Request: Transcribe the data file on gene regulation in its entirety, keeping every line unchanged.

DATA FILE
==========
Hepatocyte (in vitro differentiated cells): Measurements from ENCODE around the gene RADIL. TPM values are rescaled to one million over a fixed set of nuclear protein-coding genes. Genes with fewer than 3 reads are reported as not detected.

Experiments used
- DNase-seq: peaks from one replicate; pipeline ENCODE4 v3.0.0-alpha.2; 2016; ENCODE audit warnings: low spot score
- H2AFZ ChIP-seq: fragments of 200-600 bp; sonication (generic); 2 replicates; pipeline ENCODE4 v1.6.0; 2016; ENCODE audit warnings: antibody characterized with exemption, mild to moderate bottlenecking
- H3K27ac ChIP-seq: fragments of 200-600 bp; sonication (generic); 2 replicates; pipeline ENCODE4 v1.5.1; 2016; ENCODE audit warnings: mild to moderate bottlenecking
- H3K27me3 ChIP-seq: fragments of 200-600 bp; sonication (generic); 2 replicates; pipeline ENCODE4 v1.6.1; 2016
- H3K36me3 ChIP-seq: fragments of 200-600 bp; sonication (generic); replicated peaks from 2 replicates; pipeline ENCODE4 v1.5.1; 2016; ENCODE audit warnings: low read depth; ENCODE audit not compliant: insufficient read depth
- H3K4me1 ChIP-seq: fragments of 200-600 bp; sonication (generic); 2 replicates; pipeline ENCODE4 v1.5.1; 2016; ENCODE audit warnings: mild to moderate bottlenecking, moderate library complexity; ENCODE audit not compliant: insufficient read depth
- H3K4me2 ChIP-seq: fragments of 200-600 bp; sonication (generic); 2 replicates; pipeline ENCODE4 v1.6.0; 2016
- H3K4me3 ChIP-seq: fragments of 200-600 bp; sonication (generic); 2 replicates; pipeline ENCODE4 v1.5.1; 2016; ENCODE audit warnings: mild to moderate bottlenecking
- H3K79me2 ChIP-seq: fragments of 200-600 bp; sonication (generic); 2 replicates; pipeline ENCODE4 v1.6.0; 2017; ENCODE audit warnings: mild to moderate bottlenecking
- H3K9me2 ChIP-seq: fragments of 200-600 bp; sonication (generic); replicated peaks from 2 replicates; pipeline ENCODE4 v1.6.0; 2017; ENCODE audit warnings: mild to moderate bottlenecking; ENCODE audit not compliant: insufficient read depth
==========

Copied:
Hepatocyte (in vitro differentiated cells): Measurements from ENCODE around the gene RADIL. TPM values are rescaled to one million over a fixed set of nuclear protein-coding genes. Genes with fewer than 3 reads are reported as not detected.

Experiments used
- DNase-seq: peaks from one replicate; pipeline ENCODE4 v3.0.0-alpha.2; 2016; ENCODE audit warnings: low spot score
- H2AFZ ChIP-seq: fragments of 200-600 bp; sonication (generic); 2 replicates; pipeline ENCODE4 v1.6.0; 2016; ENCODE audit warnings: antibody characterized with exemption, mild to moderate bottlenecking
- H3K27ac ChIP-seq: fragments of 200-600 bp; sonication (generic); 2 replicates; pipeline ENCODE4 v1.5.1; 2016; ENCODE audit warnings: mild to moderate bottlenecking
- H3K27me3 ChIP-seq: fragments of 200-600 bp; sonication (generic); 2 replicates; pipeline ENCODE4 v1.6.1; 2016
- H3K36me3 ChIP-seq: fragments of 200-600 bp; sonication (generic); replicated peaks from 2 replicates; pipeline ENCODE4 v1.5.1; 2016; ENCODE audit warnings: low read depth; ENCODE audit not compliant: insufficient read depth
- H3K4me1 ChIP-seq: fragments of 200-600 bp; sonication (generic); 2 replicates; pipeline ENCODE4 v1.5.1; 2016; ENCODE audit warnings: mild to moderate bottlenecking, moderate library complexity; ENCODE audit not compliant: insufficient read depth
- H3K4me2 ChIP-seq: fragments of 200-600 bp; sonication (generic); 2 replicates; pipeline ENCODE4 v1.6.0; 2016
- H3K4me3 ChIP-seq: fragments of 200-600 bp; sonication (generic); 2 replicates; pipeline ENCODE4 v1.5.1; 2016; ENCODE audit warnings: mild to moderate bottlenecking
- H3K79me2 ChIP-seq: fragments of 200-600 bp; sonication (generic); 2 replicates; pipeline ENCODE4 v1.6.0; 2017; ENCODE audit warnings: mild to moderate bottlenecking
- H3K9me2 ChIP-seq: fragments of 200-600 bp; sonication (generic); replicated peaks from 2 replicates; pipeline ENCODE4 v1.6.0; 2017; ENCODE audit warnings: mild to moderate bottlenecking; ENCODE audit not compliant: insufficient read depth